Sunday, March 14, 2010

Pi Day

Well, that's what I get for sleeping late (which I do occasionally)...Mike has beaten me to a blog post about today being "Pi Day" - the day set aside to honor the number representing the ratio of a circle's diameter to its circumference, which we represent (for no obvious reason) by the Greek letter pi:
π

Phonetically,
π is the Greek representation of "p" sound (the voiceless bilabial stop) in other languages. Like most Greek letters, however, it has been usurped by generations of mathematicians and engineers to represent various ratios, constants, variables, and unknowns, or just to make impressive-looking equations to make students sweat. For example:

Which represents something to do with the incompressible flow of Newtonian fluids. Why we would need a complicated equation to calculate the incompressibility of Sir Isaac's urine, I'll never know, but that's not important now. And it doesn't contain any π's.

Let's get back to
π.The ratio represented by π is what mathematicians call an irrational number - that is, one which cannot be represented as the result of dividing one number by another. It is also a transcendental number - that is, it is not algebraic (not a solution of a non-constant polynomial equation with rational coefficients).

I have no idea what I just wrote.

But let's forget all that complicated stuff for a minute and talk about the π ratio. Pi is usually represented by the simple number 3.14 (it's been calculated out to about 2.7 trillion places, but that's a little lengthy for most day-to-day uses you might have for a Greek letter representing the ratio of a circle's diameter to its circumference). 3.14 can, of course, also represent the date "March 14th" - thus, "Pi Day." It is also, by happy coincidence, the birthday of noted mathematician and scientist Albert Einstein, born in Ulm, Germany on March 14, 1879. Einstein was a noted consumer of Greek letters, which he used to construct amazing formulas comprehensible only to other deep thinkers with massive brains. Here is a photo of Albert Einstein wishing you well as you try to understand all this stuff:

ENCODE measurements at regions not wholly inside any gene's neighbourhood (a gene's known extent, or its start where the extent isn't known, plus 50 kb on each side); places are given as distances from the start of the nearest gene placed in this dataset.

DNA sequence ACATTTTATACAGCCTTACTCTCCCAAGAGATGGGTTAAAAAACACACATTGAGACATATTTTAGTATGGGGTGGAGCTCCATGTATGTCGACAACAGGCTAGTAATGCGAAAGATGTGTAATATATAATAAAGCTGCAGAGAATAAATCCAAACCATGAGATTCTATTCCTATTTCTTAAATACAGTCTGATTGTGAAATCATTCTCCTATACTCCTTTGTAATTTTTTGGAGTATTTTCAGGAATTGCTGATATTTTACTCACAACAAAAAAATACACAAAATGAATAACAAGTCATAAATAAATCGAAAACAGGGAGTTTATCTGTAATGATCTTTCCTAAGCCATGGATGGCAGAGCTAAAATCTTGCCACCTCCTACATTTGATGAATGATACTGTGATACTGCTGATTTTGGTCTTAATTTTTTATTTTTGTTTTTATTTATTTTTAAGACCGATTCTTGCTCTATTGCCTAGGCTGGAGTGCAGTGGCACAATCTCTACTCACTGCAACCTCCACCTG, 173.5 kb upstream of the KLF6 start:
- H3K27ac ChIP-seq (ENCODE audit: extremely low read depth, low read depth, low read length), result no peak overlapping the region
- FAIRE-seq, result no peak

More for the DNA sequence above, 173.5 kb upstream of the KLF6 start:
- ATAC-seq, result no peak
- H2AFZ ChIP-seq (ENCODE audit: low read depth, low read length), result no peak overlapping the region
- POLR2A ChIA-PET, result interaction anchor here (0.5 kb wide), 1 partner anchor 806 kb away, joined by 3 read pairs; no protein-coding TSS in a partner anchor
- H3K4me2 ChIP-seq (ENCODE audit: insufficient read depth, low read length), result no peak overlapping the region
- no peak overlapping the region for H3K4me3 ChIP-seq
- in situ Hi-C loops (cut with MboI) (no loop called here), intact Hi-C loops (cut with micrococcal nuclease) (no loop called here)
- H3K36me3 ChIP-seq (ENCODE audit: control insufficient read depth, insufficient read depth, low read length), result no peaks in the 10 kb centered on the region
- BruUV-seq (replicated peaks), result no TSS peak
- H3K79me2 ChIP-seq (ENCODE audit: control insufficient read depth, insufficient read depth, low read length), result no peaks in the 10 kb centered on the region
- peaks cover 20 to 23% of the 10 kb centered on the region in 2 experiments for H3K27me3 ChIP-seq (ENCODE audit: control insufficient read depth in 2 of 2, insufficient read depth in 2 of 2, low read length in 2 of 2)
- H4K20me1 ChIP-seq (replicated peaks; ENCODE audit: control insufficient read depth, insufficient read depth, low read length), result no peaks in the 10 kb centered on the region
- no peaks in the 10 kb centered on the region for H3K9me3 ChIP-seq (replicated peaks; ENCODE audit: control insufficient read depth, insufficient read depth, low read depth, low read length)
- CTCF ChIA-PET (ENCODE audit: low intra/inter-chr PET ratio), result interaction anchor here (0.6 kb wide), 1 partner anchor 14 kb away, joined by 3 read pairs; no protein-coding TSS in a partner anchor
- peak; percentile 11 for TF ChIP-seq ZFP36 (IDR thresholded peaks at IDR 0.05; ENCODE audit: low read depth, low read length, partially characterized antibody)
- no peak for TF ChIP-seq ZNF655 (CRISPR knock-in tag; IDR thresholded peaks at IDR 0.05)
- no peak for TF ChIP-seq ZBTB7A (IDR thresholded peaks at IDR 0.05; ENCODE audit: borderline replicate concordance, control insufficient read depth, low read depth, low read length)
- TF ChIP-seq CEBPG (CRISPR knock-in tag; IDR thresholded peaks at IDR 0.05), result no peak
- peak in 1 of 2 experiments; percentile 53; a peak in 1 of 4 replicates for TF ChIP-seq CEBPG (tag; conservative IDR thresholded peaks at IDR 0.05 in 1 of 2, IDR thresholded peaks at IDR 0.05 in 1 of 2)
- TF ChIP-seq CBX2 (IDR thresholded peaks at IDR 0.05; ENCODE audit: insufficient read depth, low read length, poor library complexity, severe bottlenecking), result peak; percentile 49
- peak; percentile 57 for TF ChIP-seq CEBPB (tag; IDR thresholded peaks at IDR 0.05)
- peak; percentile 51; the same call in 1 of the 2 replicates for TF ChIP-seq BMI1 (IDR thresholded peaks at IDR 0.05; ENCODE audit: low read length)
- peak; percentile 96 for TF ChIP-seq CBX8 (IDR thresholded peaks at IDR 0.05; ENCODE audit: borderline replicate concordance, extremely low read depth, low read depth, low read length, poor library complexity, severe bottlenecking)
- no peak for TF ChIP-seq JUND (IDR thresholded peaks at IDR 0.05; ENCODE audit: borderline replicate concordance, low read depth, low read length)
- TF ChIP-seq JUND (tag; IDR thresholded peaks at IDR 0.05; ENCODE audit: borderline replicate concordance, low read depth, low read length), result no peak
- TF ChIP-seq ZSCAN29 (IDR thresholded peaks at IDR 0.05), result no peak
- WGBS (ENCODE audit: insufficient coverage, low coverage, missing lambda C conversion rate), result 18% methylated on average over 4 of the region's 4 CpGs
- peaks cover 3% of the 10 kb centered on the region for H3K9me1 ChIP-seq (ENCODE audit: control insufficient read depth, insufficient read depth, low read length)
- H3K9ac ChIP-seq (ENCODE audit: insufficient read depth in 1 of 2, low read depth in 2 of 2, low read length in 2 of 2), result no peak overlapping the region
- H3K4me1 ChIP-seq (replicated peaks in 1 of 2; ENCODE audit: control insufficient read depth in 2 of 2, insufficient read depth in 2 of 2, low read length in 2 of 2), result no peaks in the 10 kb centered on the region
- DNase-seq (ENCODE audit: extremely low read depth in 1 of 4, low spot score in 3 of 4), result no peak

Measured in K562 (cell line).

Anyhow, enough about π. Let's talk about the larger concept of irrational numbers. The official definition of an irrational number has to do with its quality of indivisibility (as we noted above); however, the modern definition probably has to do more with Republican economic theories. Oh, no ... wait ... those would be imaginary numbers - mathematicians define an imaginary number as one which can be represented as "bi." This does not refer to a number that swings both ways, but to a number in which "b" is a non-zero real number, and i can be defined as i2 = -1.

Got that?

Actually, imaginary numbers today are better defined in terms of competing theories of government: to a Republican they represent the vast amounts of money the government will take in by cutting taxes paid by everyone but you; to a Democrat they represent the money that will be used to fund all the social programs they champion.

I think that's a clearer explanation than one that invokes things like the square root of negative 1, Greek letters, or similar weird stuff, don't you?

Well, all this started with the fact that today is Pi Day. If you're mathematically inclined, go out and raise a glass to π today. And if π isn't your favorite Greek letter, there are plenty of other Greek letters for you to honor, such as:

Rho, as in the famous Supreme Court decision of "ρ v. Wade;" or,

Delta, as in actress Δ Burke...

Or even Sigma, as in the famous Dr. Σ Freud...

Sorry about that.

So, now that I've Greek-lettered you to death, go out and enjoy a piece of pi.

Have a good day. More thoughts tomorrow.

Bilbo

2 comments:

Mike said...

"the voiceless bilabial stop"

We were just talking about that the other day over a beer. In other words nobody could understand what anybody was saying.

Wv: hunguiz - Yes I iz.

SusieQ said...

Gee, and all along I was thinking that today was "Pie" day.

I even went to the trouble of baking one with an "irrational number" of calories.